The current strategy of increasing road width so as to reduce traffic congestion is not any different from loosening your belt to fight obesity.
Chuck Marohn at strongtowns.org eloquently describes the difference between a road and a street. Most people use the terms interchangeably, but it’s important to understand the distinction. Above we have roads. They’re designed specifically to allow vehicles to travel as quickly and efficiently as possible between two places. A road is entirely about getting from Point A to Point B. Period.
In contrast, these are streets – some as narrow as six or seven feet across. Streets are a platform for building value through economic and cultural activity. People live, work, and socialize along a street in a way that doesn’t work at all on a road.
Vendors attempt to conduct business on the side of a road, perhaps with some limited success if there’s enough congestion to slow the vehicles down. But it’s just not a great environment for commerce.
Pedestrians and cyclists don’t do well on roads either…
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A revealing perspective on the Historical Development of Kampala City
A short while back I received a message from a young fellow called Benard Acema, requesting that I run an article here on this blog under my own pen name because the content suited me (or words to that effect).
I automatically thought, “Er…no!” but kept an open mind as decency would require, and encouraged him to email the content.
I was both flabbergasted and flattered, and by the time you are halfway you will understand why.
Here it is, by Benard Acema, with only a few mild alterations made since I first received it:
Kampala’s Racist Design and its Mental Effects on Ugandans Today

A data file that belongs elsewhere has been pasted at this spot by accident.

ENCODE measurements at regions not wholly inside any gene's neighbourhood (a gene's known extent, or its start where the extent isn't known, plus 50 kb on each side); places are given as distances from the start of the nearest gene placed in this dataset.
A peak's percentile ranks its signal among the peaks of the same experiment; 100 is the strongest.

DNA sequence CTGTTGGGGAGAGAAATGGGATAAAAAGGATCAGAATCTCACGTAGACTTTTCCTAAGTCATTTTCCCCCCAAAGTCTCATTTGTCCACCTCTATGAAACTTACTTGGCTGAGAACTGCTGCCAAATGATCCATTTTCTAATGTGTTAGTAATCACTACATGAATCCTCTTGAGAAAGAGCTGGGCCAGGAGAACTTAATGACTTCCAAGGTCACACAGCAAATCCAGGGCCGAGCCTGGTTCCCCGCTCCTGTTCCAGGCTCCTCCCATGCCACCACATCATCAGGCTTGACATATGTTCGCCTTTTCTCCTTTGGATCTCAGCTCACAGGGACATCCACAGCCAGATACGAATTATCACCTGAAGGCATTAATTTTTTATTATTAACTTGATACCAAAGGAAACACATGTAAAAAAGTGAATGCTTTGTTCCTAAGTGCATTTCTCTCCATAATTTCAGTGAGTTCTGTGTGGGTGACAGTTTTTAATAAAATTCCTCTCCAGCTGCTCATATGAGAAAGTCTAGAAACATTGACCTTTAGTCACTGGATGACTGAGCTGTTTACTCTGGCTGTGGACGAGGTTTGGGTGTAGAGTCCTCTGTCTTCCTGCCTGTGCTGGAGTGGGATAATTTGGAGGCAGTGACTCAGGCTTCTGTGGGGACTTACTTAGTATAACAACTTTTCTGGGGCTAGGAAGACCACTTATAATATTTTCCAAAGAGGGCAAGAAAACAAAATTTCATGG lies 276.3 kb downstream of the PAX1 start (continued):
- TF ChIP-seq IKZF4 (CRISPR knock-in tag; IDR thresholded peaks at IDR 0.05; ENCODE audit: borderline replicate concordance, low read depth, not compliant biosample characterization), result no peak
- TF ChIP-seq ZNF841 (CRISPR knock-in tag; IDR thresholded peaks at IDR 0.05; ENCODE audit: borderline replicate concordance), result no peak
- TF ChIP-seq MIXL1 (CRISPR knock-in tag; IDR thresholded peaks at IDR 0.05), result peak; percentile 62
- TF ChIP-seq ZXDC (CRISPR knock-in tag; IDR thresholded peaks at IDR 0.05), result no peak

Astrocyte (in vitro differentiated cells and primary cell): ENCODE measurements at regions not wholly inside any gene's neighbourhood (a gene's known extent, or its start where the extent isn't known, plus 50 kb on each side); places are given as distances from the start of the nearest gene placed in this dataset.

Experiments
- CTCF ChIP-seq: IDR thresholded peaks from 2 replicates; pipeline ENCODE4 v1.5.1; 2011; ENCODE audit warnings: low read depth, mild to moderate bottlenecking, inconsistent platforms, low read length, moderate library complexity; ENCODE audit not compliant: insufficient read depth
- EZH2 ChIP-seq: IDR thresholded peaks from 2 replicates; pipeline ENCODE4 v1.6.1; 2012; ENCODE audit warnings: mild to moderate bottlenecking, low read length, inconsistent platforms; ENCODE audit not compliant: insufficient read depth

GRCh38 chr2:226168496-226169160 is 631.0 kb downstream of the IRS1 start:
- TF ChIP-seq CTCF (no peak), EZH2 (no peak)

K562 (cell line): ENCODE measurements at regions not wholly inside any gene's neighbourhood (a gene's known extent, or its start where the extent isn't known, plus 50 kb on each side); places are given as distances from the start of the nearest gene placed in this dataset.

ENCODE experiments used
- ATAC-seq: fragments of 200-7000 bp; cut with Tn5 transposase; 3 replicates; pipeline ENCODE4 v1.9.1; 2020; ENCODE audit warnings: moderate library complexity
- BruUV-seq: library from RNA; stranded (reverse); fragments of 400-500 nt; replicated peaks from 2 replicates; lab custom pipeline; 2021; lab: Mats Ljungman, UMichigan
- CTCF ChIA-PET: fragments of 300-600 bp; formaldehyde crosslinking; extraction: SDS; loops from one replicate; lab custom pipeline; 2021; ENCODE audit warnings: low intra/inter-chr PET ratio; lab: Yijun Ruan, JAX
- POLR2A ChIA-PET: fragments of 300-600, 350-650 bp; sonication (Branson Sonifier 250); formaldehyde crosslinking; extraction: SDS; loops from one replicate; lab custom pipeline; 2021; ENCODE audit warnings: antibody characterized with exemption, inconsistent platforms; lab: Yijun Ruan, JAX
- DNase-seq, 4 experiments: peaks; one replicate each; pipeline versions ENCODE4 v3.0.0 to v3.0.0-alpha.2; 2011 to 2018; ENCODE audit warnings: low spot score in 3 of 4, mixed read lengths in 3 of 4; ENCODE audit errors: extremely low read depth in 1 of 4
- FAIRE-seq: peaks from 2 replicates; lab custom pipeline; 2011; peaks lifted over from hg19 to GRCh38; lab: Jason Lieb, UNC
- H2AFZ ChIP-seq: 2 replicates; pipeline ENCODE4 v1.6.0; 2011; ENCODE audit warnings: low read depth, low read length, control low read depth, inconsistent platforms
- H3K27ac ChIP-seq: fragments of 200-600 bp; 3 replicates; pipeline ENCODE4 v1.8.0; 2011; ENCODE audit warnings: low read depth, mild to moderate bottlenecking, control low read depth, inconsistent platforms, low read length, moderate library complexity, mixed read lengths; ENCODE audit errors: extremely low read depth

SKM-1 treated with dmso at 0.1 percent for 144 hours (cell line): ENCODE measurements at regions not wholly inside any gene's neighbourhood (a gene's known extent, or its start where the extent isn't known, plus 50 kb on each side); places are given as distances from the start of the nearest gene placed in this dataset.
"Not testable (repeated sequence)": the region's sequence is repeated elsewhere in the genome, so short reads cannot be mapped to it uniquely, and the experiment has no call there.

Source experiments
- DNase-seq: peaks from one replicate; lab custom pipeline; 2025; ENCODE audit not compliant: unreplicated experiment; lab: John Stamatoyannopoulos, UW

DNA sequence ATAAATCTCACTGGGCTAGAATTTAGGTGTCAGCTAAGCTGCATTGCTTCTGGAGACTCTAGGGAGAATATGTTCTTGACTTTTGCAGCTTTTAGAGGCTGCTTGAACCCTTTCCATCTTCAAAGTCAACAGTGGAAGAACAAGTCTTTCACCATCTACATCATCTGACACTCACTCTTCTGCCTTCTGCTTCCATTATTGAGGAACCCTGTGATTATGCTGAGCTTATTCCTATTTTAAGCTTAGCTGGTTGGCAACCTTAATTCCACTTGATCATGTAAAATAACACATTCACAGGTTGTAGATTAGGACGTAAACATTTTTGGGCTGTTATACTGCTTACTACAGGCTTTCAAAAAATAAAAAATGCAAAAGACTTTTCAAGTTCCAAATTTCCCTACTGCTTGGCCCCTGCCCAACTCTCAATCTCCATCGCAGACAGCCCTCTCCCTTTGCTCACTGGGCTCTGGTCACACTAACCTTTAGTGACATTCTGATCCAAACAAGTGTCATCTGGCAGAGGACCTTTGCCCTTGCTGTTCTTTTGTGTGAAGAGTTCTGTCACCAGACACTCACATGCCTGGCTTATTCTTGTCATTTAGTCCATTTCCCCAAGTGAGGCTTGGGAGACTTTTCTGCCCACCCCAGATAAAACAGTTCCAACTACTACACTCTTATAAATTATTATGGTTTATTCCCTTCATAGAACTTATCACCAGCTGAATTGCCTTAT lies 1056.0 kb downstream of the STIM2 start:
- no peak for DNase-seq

When politicians blame Uganda’s problems on Colonialism, most Ugandans especially the young people will inevitably (with immediacy and precision) sneer at such “old peoples” comments and say how these politicians simply have failed to move on and are blaming their failures on a “long ago”…
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My name is Frederick Mugisa, and I am from Uganda.
My professional background is in Urban Planning. For the last 5 years, I have worked with an NGO called ACTogether Uganda, an organisation working with communities of people living in slum areas of cities in Uganda. I have skills in GIS mapping particularly in using computer software programmes like; ArcGIS and Quantum GIS (qgis). My other interests in life include; reading and sharing the Word of God, listening to music and dancing to it and randomly sketching stuff.
A FEW months ago I was at an event in the Parliament of Uganda during which warnings were issued against participants making their way into the August House without first clothing themselves smartly in ‘official’ attire.
Official attire, according to the honourable gentleman who reminded everyone of the rules of the House, included a necktie for men. The Parliamentary Rules of Procedure, however, do not actually require us to wear neckties but people get kicked out every day over this lack of ‘smartness’.
Just to be clear, the Dress Code listed under Section 73 of Part XII of the Parliamentary Rules reads as follows:
The incident returned to me last week because of the number of people in Kampala who were unlucky enough to be robed in what we call ‘Graduation Gowns’ on the days when it didn’t actually rain or get so cold for the black robes to be…
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The Old taxi park in Kampala is arguably one of the places that attracts the most people; the reasons for this seems obvious but others are subtle... so what really makes a space people-friendly?